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Title: Potential sea salt aerosol sources from frost flowers in the pan-Arctic region

Abstract

In order to better represent observed wintertime aerosol concentrations at Barrow, Alaska, we implemented an observationally-based parameterization for estimating sea salt production from frost flowers in the Community Earth System Model (CESM). In this work, we evaluate the potential influence of this sea salt source on the pan-Arctic (60ºN-90ºN) climate. Results show that frost flower salt emissions substantially increase the modeled surface sea salt aerosol concentration in the winter months when new sea ice and frost flowers are present. The parameterization reproduces both the magnitude and seasonal variation of the observed submicron sea salt aerosol concentration at surface in Barrow during winter much better than the standard CESM simulation without a frost-flower salt particle source. Adding these frost flower salt particle emissions increases aerosol optical depth by 10% and results in a small cooling at surface. The increase in salt particle mass concentrations of a factor of 8 provides nearly two times the cloud condensation nuclei concentration, as well as 10% increases in cloud droplet number and 40% increases in liquid water content near coastal regions adjacent to continents. These cloud changes reduce longwave cloud forcing by 3% and cause a small surface warming, increasing the downward longwave flux atmore » the surface by 2 W m-2 in the pan-Arctic under the present-day climate.« less

Authors:
 [1];  [2];  [3]
  1. Scripps Institution of Oceanography, University of California, San Diego, La Jolla California USA; Now at Department of Earth System Science, University of California, Irvine California USA
  2. Scripps Institution of Oceanography, University of California, San Diego, La Jolla California USA
  3. Atmospheric Science and Global Change Division, Pacific Northwest National Laboratory, Richland Washington USA
Publication Date:
Research Org.:
Pacific Northwest National Lab. (PNNL), Richland, WA (United States)
Sponsoring Org.:
USDOE
OSTI Identifier:
1340876
Report Number(s):
PNNL-SA-115198
Journal ID: ISSN 2169-897X
DOE Contract Number:  
AC05-76RL01830
Resource Type:
Journal Article
Resource Relation:
Journal Name: Journal of Geophysical Research: Atmospheres; Journal Volume: 121; Journal Issue: 18
Country of Publication:
United States
Language:
English

Citation Formats

Xu, Li, Russell, Lynn M., and Burrows, Susannah M. Potential sea salt aerosol sources from frost flowers in the pan-Arctic region. United States: N. p., 2016. Web. doi:10.1002/2015JD024713.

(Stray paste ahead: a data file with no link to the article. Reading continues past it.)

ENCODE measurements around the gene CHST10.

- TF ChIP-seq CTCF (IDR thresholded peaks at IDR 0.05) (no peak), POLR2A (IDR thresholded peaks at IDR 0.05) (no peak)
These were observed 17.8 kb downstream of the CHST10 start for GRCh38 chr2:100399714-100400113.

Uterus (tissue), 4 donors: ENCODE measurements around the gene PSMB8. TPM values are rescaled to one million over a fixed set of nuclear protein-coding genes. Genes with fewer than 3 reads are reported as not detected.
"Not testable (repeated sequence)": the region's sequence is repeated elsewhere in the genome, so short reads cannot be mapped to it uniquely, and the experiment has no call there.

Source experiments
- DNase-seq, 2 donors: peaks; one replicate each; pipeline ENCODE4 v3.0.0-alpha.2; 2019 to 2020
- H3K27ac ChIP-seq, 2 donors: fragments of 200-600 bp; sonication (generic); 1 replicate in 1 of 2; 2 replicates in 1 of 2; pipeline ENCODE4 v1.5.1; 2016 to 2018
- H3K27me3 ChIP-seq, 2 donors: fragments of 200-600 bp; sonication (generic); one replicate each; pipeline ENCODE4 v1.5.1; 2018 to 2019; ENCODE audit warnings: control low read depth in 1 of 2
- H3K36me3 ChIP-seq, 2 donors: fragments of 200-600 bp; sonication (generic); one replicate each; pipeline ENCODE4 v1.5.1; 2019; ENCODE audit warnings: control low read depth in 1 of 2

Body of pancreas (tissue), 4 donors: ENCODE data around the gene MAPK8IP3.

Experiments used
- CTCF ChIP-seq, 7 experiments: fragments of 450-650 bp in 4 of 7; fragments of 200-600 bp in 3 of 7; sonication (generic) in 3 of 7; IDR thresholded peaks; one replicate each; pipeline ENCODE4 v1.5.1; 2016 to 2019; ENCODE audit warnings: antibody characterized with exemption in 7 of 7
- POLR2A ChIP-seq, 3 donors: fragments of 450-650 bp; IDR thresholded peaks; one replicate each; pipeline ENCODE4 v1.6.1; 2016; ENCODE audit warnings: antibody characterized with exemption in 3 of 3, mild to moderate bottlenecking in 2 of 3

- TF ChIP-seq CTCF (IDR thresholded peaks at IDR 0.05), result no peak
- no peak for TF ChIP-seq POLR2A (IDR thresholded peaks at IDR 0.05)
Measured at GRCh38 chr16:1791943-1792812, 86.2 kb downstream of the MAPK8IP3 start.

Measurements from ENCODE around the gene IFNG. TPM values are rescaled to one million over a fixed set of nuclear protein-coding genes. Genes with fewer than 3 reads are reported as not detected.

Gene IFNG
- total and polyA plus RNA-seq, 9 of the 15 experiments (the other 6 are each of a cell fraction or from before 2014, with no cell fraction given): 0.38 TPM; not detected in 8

Xu, Li, Russell, Lynn M., & Burrows, Susannah M. Potential sea salt aerosol sources from frost flowers in the pan-Arctic region. United States. doi:10.1002/2015JD024713.
Xu, Li, Russell, Lynn M., and Burrows, Susannah M. Fri . "Potential sea salt aerosol sources from frost flowers in the pan-Arctic region". United States. doi:10.1002/2015JD024713.
@article{osti_1340876,
title = {Potential sea salt aerosol sources from frost flowers in the pan-Arctic region},
author = {Xu, Li and Russell, Lynn M. and Burrows, Susannah M.},
abstractNote = {In order to better represent observed wintertime aerosol concentrations at Barrow, Alaska, we implemented an observationally-based parameterization for estimating sea salt production from frost flowers in the Community Earth System Model (CESM). In this work, we evaluate the potential influence of this sea salt source on the pan-Arctic (60ºN-90ºN) climate. Results show that frost flower salt emissions substantially increase the modeled surface sea salt aerosol concentration in the winter months when new sea ice and frost flowers are present. The parameterization reproduces both the magnitude and seasonal variation of the observed submicron sea salt aerosol concentration at surface in Barrow during winter much better than the standard CESM simulation without a frost-flower salt particle source. Adding these frost flower salt particle emissions increases aerosol optical depth by 10% and results in a small cooling at surface. The increase in salt particle mass concentrations of a factor of 8 provides nearly two times the cloud condensation nuclei concentration, as well as 10% increases in cloud droplet number and 40% increases in liquid water content near coastal regions adjacent to continents. These cloud changes reduce longwave cloud forcing by 3% and cause a small surface warming, increasing the downward longwave flux at the surface by 2 W m-2 in the pan-Arctic under the present-day climate.},
doi = {10.1002/2015JD024713},
journal = {Journal of Geophysical Research: Atmospheres},
number = 18,
volume = 121,
place = {United States},
year = {Fri Sep 23 00:00:00 EDT 2016},
month = {Fri Sep 23 00:00:00 EDT 2016}
}